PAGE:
Cycling is one of the safest ways to get from A to B. Not only do you reduce your environmental footprint, but it’s also a great form of exercise. Unfortunately, even the safest cyclist could be involved in a crash. There’s no way to prevent a careless motorist, but there are some techniques you can utilize to reduce your chances of getting involved in a crash.
Situation #1: Getting Doored
This is one of the most dangerous situations for any cyclist, as there is very little time to react quickly enough to get out of the way of the motorist, and if you do swerve out of the way of a door, you may go into oncoming traffic. How can you avoid this?
You must ride at least 4’ away from any parked cars that you think may be opening their doors. If you can touch the car’s mirror, you’re too close. Obvious culprits include a line of parked cars and taxis, but you should also be cautious around any cars parked in the middle of the street with their hazards on. It’s likely they’re stopping to pick up or drop off a passenger.
Don’t be tempted to ring your bike’s bell when approaching cars. It does nothing. If a motorist hears it (they won’t), they still won’t realize that you’re behind the car in time. Fortunately, the law is on your site: In nearly every state, motorists have an obligation to check to make sure the coast is clear before opening their car doors. If you break a bone due to their carelessness, it’ll be paid for by their insurance.
Situation #2: Busses & Trucks
This isn’t a situation per se, but it’s something to look out for. So, what can you do to avoid an incident with a bus? Never ride to the right of busses. They often pull to the side and make stops, so it’s easy for you to be sideswiped or forced onto the sidewalk, if you’re lucky.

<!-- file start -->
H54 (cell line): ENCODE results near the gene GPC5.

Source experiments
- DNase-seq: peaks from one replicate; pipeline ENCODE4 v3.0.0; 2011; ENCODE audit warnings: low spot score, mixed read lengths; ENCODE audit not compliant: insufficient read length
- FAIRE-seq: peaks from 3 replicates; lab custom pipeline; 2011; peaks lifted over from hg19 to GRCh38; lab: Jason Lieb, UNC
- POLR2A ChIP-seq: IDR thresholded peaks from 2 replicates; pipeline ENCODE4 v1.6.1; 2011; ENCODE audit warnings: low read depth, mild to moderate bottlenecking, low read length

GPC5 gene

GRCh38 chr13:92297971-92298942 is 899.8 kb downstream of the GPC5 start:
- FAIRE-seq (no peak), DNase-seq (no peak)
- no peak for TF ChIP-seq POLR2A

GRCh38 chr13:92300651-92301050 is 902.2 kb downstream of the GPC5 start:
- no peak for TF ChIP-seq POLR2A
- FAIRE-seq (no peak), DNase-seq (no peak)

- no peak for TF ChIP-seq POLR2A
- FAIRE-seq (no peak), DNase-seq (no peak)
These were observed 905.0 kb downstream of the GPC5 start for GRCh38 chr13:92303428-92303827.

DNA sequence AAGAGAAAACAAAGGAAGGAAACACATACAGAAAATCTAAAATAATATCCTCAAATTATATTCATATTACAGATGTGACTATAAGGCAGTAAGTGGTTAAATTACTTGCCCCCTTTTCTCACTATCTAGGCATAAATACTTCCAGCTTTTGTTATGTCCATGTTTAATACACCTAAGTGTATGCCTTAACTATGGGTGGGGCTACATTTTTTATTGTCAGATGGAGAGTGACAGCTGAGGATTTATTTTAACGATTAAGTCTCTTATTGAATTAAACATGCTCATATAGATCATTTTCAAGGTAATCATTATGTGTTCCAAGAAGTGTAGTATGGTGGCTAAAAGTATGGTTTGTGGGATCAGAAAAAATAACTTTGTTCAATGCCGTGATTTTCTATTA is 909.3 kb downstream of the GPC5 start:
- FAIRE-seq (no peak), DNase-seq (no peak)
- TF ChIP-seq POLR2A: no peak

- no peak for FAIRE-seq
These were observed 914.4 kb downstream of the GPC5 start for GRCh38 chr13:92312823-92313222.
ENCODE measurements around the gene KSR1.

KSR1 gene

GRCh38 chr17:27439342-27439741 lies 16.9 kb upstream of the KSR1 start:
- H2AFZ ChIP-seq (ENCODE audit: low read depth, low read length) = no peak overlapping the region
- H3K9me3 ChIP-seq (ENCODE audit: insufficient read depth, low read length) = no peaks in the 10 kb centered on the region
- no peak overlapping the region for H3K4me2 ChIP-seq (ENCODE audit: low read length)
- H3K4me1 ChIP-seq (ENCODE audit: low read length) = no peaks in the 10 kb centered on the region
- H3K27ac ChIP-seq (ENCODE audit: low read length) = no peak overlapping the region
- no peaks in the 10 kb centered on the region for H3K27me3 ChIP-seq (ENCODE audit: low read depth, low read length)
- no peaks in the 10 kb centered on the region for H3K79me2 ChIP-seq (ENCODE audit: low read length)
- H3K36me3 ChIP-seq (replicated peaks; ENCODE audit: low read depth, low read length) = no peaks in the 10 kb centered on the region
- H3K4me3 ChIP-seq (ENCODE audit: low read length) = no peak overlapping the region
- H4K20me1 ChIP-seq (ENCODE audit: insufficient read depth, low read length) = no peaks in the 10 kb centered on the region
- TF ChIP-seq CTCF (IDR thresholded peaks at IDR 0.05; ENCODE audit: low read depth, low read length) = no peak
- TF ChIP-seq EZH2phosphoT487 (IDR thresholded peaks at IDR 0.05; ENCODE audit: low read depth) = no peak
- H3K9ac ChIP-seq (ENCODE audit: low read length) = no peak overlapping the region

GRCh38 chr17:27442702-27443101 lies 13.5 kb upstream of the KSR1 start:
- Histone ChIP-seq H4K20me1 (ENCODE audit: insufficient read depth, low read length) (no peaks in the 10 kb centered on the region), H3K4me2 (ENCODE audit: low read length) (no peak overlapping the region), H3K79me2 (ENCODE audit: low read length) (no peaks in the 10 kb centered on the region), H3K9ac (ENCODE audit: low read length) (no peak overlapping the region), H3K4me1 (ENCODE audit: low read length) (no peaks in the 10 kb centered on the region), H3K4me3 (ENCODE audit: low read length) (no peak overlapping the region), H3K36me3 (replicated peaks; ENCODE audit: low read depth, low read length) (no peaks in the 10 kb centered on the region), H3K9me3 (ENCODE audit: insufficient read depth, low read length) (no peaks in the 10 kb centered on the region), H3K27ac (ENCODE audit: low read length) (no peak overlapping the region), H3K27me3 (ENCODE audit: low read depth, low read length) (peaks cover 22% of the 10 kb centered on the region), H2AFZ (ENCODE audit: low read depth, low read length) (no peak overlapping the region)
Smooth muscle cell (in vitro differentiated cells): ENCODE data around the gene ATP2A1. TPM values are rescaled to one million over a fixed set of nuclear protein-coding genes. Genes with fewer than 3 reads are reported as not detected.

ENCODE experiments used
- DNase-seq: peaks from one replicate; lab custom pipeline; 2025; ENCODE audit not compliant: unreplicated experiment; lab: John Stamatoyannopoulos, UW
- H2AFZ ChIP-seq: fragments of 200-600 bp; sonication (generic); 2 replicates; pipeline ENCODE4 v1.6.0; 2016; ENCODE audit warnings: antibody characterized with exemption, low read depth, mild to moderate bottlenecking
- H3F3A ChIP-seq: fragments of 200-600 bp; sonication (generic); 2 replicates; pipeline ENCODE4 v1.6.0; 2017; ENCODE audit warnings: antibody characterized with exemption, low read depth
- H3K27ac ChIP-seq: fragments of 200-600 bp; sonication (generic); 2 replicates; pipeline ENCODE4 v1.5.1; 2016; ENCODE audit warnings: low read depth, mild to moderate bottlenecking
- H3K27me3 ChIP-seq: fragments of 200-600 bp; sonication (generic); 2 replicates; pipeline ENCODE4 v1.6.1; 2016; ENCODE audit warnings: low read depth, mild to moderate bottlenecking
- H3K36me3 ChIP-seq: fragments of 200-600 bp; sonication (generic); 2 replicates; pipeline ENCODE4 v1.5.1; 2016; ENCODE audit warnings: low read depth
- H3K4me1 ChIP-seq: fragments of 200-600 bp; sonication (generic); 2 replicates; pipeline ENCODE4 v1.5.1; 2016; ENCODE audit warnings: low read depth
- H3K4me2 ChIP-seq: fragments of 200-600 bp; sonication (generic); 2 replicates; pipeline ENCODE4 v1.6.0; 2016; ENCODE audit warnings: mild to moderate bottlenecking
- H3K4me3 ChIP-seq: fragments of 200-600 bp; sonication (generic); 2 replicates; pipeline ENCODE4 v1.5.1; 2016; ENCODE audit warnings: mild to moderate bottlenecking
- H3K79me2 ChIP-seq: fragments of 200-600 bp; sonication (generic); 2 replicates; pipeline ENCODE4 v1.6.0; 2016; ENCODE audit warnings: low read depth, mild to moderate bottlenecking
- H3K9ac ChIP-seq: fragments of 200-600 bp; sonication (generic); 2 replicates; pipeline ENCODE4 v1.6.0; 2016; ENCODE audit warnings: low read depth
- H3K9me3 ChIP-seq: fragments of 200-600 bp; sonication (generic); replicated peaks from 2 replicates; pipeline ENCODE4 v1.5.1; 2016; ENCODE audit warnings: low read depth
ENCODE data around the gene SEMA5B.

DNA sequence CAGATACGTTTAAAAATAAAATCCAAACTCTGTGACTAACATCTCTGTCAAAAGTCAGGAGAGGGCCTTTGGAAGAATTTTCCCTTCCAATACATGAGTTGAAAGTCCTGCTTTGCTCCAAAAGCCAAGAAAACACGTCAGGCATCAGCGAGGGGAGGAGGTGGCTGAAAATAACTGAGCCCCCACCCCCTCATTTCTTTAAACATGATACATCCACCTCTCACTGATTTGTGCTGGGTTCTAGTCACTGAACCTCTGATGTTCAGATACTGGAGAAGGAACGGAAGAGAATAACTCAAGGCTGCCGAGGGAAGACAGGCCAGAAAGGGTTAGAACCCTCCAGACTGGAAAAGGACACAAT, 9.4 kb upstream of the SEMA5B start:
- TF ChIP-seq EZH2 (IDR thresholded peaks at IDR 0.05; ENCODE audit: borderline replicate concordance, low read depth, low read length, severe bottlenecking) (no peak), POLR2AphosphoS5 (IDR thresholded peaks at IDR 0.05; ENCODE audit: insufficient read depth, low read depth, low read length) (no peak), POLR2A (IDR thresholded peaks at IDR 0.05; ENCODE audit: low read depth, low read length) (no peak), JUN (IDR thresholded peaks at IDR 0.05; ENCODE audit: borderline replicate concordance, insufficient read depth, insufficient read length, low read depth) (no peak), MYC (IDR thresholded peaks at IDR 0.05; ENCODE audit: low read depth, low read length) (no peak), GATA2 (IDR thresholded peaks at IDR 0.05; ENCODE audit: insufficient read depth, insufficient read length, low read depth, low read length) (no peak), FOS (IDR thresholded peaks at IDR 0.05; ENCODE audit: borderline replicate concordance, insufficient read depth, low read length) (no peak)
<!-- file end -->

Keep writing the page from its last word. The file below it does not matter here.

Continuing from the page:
Trucks and busses also have the issue of blind spots: They won’t see you approaching from the side as a motorist would. Finally: It’s not like our odds are great against cars, but a mash-up between a cyclist and a truck is even worse. Give them their space and stay far behind them to stay out of their blind spot.
Situation #3: The Left Cross
This collision occurs when you’re riding straight and a car turns left at an intersection. A cyclist is significantly smaller than a car, so motorists may not be as apt to see you as they would another vehicle. There are a few ways you can make yourself more visible to motorists so they won’t turn into you:
Dress appropriately and have the required reflectors and headlights on your bicycle at the very least. You can also add reflective stickers and decals to your helmet, which you should wear at all times!
Don’t pass anyone on the right. If you’re to the right of a car, another vehicle turning left will have no hope of seeing you.
Situation #4: Pedestrians
Much like trucks or busses, this is not a “situation,” itself, but pedestrians can cause a lot of trouble, especially if you live in a busy city. My commute home from work involves passing around 5,000 people, all trying to get to the major train station in the city. Pedestrians will peek out around a parked car, see there’s no other cars approaching, and step directly in front of me.
You should ride in the center of your lane whenever you’re in an area with heavy foot traffic. This way, if they “peek out” in front of cars, you won’t crash into them. If you do see someone stroll in front of you: Bells are a solid idea, and investing in a loud bell (such as a SpurCycle) may help you get your point across.
Situation #5: Potholes and Loose Gravel